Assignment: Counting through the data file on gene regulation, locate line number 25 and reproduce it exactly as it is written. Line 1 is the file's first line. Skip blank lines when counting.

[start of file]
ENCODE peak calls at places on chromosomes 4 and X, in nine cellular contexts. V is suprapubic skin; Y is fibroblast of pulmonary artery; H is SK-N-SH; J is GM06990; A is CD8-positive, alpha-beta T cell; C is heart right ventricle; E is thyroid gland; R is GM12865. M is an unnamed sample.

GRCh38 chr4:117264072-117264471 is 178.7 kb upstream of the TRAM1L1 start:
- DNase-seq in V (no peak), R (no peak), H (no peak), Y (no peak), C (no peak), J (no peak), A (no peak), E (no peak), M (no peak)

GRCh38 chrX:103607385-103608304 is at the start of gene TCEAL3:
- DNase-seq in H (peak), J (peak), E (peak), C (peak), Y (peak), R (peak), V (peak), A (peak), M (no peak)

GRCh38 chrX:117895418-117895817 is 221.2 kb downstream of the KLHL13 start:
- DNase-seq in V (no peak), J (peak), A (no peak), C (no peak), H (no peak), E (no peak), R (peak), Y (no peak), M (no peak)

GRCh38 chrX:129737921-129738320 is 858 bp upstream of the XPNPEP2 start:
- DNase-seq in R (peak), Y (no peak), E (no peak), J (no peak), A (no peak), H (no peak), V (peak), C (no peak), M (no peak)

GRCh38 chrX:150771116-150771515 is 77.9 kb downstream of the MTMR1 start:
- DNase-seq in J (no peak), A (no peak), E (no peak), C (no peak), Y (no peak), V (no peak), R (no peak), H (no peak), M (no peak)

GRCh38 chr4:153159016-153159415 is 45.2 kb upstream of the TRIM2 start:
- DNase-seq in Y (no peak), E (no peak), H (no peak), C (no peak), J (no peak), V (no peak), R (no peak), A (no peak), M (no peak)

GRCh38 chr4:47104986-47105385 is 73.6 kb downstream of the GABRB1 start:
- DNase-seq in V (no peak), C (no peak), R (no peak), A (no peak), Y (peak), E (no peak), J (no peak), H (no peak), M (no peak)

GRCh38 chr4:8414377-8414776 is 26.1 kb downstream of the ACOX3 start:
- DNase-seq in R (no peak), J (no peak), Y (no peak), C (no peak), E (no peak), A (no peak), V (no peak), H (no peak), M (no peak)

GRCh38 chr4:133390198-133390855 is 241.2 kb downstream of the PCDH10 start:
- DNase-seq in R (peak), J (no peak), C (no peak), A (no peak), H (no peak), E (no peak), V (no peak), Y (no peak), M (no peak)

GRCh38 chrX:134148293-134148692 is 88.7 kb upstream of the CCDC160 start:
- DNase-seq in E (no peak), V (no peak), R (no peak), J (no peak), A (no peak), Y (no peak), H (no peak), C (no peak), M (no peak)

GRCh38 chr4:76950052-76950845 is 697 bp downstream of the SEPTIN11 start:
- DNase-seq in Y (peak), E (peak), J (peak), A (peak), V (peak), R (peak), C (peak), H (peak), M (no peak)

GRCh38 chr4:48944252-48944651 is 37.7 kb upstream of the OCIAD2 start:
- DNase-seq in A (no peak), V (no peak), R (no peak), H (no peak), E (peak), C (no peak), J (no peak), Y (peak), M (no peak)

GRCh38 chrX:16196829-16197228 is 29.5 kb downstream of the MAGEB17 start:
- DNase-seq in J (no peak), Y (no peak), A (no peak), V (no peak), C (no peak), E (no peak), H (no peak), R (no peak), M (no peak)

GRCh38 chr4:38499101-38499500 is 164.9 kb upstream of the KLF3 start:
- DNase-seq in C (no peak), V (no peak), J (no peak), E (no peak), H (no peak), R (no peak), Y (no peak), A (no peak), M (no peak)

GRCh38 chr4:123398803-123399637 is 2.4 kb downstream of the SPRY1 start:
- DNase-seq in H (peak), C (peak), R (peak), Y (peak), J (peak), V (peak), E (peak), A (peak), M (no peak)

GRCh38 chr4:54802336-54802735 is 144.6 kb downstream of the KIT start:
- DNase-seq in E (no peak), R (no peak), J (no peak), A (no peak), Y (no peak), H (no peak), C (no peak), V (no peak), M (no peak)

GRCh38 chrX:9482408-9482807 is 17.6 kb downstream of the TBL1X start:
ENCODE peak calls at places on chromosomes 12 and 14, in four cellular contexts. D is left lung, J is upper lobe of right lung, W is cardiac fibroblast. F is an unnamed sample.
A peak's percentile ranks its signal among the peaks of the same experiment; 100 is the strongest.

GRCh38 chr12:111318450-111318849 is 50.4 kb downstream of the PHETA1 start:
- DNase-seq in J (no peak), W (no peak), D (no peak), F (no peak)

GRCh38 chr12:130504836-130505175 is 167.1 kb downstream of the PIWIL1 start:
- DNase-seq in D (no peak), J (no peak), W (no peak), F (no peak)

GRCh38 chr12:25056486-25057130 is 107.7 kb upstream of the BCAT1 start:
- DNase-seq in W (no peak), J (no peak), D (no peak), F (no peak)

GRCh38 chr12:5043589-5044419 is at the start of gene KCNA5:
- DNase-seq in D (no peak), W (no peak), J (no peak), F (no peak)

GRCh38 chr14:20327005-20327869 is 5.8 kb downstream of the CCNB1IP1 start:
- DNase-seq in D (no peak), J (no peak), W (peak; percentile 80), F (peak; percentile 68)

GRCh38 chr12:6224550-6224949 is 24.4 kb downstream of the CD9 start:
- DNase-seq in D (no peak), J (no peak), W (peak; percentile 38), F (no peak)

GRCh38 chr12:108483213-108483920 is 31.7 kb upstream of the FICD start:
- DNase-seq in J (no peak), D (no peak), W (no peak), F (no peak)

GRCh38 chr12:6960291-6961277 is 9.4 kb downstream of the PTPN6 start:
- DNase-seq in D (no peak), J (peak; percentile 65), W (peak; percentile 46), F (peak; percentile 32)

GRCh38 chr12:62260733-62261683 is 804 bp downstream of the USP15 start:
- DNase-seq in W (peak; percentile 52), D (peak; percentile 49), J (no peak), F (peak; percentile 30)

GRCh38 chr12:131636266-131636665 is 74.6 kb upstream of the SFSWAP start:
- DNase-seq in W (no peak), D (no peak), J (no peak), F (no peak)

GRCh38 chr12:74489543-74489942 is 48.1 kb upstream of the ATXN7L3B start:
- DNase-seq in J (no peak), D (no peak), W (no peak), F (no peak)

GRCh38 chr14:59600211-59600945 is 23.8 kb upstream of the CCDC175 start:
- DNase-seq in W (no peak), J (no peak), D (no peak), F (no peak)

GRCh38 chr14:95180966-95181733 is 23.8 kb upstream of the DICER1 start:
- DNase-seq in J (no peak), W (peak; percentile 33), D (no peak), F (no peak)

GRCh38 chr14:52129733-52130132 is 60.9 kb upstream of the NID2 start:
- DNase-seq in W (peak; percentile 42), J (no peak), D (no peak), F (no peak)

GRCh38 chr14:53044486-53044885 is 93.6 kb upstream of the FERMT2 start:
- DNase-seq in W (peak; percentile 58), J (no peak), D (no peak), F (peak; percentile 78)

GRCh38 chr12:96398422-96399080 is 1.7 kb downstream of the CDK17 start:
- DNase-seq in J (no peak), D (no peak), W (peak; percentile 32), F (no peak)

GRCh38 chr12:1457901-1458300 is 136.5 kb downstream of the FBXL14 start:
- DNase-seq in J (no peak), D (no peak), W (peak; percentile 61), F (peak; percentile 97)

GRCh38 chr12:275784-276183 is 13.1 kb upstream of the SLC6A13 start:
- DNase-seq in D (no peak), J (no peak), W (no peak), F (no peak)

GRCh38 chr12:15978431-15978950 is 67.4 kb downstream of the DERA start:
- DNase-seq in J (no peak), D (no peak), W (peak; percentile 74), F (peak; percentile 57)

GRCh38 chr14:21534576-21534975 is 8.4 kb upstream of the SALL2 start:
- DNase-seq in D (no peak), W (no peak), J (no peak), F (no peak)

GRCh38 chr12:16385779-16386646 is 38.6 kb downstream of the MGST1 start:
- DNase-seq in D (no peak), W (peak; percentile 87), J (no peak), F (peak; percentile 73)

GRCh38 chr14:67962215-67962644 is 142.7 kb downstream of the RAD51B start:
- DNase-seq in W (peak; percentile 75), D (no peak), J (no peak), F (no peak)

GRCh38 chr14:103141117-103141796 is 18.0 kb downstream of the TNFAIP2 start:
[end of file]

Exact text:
- DNase-seq in A (no peak), V (no peak), R (no peak), H (no peak), E (peak), C (no peak), J (no peak), Y (peak), M (no peak)